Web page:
The Gymnast (2 stars)

Harrowing history makes for unsatisfying theatre

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This article is from 2008.

The Gymnast

This curious collage of movement, speech, sound and lighting FX creates an impressionistic portrayal of life under the Khmer Rouge regime in Cambodia. Opening with a series of statistics and dates, we are bombarded with the major losses and severity of this cruel regime. The Gymnast reflects a world where any educated person was at risk and thousands died or fled to refugee camps across the border in Thailand. It’s undoubtedly a harrowing history, but it’s one that hasn’t translated particularly seamlessly to the stage.

The piece deals with fear, grief and trauma, reflecting the experiences of those involved and those who allowed this atrocity to take place. The production relies heavily on effects to make sense of this mismatched patchwork of hastily linked scenes: clothes are scattered then collected up again, distorted military music creates the soundtrack for a marching sequence and ‘We Are Family’ plays in the background as performer Jane Arnfield dances and then gives out spoons.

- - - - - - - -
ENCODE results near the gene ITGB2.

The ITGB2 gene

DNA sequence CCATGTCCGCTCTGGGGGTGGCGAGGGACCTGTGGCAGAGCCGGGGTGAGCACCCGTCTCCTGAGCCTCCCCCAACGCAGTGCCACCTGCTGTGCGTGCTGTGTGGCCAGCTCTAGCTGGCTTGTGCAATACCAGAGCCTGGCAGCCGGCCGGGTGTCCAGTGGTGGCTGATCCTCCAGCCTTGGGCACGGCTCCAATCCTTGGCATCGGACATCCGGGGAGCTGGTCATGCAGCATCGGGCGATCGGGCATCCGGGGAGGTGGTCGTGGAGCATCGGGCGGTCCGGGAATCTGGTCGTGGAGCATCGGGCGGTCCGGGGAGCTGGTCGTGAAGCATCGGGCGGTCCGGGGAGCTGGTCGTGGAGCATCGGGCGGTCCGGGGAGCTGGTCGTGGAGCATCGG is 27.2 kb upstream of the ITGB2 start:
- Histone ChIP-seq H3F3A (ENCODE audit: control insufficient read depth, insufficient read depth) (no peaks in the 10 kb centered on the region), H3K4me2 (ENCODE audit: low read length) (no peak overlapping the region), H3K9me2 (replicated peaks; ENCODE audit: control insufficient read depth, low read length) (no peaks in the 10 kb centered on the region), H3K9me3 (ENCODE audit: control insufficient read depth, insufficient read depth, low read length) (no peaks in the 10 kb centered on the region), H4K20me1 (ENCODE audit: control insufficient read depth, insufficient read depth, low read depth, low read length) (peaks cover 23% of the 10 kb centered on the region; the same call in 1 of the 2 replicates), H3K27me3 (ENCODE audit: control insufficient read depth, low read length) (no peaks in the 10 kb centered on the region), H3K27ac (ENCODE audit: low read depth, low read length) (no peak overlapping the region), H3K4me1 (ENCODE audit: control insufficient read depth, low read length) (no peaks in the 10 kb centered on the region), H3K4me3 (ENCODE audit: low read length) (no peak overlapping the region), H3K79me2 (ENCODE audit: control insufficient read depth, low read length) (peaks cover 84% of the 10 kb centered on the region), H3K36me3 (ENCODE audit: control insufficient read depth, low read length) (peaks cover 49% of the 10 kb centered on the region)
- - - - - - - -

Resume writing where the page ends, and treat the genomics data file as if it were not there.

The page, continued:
While her passion for the subject is admirable, it’s hard to uncover what Arnfield’s intention actually is. And, while she is undeniably a talented performer, you’re left wondering why she has chosen this particular history to showcase her talents.

Pleasance Courtyard, 556 6550, until 23 Aug (not 14), 2.30pm, £10–£11.50 (£8–£9.50).

This article is from 2008.

The Gymnast

  • 2 stars

This curious collage of movement, speech, sound and lighting FX creates an impressionistic portrayal of life under the Khmer Rouge regime in Cambodia. It's undoubtedly a harrowing history, but it's one that hasn't translated particularly seamlessly to the stage. 'Part of Edinburgh Festival Fringe'.

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